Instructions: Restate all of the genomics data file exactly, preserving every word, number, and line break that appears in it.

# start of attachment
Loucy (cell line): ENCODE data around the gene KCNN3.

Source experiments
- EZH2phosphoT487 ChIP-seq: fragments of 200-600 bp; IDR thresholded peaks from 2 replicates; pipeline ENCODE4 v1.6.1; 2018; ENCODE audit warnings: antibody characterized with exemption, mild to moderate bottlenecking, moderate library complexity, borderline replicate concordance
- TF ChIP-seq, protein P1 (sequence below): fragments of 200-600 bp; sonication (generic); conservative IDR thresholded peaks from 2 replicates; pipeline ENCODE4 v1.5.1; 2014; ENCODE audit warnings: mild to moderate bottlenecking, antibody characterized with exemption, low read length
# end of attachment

Loucy (cell line): ENCODE data around the gene KCNN3.

Source experiments
- EZH2phosphoT487 ChIP-seq: fragments of 200-600 bp; IDR thresholded peaks from 2 replicates; pipeline ENCODE4 v1.6.1; 2018; ENCODE audit warnings: antibody characterized with exemption, mild to moderate bottlenecking, moderate library complexity, borderline replicate concordance
- TF ChIP-seq, protein P1 (sequence below): fragments of 200-600 bp; sonication (generic); conservative IDR thresholded peaks from 2 replicates; pipeline ENCODE4 v1.5.1; 2014; ENCODE audit warnings: mild to moderate bottlenecking, antibody characterized with exemption, low read length